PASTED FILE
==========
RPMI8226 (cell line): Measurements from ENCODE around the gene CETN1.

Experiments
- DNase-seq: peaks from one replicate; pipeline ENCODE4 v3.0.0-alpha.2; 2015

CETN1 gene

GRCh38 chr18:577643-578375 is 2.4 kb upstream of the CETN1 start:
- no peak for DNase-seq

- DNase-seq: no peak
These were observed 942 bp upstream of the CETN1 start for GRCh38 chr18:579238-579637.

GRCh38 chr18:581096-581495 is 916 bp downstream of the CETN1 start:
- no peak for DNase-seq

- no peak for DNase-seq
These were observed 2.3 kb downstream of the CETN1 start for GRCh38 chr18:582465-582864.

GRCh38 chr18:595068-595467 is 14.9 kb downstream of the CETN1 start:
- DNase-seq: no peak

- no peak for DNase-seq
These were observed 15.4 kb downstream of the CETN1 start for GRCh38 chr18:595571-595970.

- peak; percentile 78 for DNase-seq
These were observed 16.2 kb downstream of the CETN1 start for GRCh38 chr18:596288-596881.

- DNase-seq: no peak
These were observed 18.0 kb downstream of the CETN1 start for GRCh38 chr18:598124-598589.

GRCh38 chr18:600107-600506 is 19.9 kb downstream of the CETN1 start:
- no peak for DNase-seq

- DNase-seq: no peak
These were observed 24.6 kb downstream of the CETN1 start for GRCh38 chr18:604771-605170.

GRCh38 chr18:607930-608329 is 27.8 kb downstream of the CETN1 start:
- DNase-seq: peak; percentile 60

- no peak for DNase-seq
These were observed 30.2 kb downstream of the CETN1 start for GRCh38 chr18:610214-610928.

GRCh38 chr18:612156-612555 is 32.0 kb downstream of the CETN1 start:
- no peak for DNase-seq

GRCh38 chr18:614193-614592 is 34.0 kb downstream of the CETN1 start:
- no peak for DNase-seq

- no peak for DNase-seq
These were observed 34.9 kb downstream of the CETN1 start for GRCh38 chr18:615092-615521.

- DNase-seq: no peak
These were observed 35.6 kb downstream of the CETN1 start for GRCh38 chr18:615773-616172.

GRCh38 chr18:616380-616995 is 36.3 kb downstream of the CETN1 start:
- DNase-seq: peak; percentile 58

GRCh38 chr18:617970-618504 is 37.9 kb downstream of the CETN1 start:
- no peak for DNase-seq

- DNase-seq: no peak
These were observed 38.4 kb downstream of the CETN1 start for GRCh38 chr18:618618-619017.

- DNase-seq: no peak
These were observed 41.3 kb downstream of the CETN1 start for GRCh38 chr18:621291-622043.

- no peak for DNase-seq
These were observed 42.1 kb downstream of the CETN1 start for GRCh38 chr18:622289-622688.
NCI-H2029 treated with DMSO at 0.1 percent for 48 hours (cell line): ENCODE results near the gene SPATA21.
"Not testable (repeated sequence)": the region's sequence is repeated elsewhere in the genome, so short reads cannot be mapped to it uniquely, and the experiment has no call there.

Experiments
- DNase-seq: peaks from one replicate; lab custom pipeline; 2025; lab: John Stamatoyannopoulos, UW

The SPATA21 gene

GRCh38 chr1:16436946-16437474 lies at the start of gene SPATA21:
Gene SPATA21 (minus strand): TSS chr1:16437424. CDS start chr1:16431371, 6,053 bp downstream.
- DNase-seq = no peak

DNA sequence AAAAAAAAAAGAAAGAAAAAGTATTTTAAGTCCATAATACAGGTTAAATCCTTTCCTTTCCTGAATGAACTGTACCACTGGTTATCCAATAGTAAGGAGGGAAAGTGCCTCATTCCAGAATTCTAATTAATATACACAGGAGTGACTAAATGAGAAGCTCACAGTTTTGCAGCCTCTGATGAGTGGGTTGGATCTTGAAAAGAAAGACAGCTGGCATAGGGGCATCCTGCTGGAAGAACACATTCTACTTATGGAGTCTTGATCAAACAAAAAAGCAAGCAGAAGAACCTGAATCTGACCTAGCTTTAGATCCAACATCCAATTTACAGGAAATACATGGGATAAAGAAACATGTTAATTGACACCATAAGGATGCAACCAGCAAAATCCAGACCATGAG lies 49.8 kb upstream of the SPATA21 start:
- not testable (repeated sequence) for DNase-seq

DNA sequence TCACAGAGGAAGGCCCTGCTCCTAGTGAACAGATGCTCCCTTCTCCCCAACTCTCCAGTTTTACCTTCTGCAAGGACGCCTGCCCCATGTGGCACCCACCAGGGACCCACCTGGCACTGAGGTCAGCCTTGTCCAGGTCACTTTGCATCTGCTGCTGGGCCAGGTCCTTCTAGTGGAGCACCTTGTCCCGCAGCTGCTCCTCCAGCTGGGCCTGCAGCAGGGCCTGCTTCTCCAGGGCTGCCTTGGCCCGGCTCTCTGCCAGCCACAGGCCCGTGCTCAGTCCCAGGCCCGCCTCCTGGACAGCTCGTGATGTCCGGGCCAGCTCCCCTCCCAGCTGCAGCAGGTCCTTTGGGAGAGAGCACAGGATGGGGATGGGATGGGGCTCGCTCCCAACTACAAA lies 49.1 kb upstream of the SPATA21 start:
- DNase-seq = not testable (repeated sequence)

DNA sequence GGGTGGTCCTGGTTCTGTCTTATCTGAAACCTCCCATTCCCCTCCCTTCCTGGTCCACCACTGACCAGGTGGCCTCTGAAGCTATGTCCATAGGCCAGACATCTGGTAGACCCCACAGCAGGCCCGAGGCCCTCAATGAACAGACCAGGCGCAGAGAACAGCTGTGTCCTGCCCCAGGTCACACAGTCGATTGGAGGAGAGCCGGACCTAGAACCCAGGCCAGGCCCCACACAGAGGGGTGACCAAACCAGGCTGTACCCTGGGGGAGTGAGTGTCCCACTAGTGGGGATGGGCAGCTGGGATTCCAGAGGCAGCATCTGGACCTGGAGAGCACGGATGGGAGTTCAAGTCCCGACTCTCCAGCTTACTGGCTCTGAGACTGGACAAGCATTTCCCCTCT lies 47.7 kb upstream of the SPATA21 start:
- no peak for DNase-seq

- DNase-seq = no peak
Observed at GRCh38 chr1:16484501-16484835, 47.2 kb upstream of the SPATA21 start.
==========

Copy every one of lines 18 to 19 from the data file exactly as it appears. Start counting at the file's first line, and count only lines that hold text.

These were observed 16.2 kb downstream of the CETN1 start for GRCh38 chr18:596288-596881.

- DNase-seq: no peak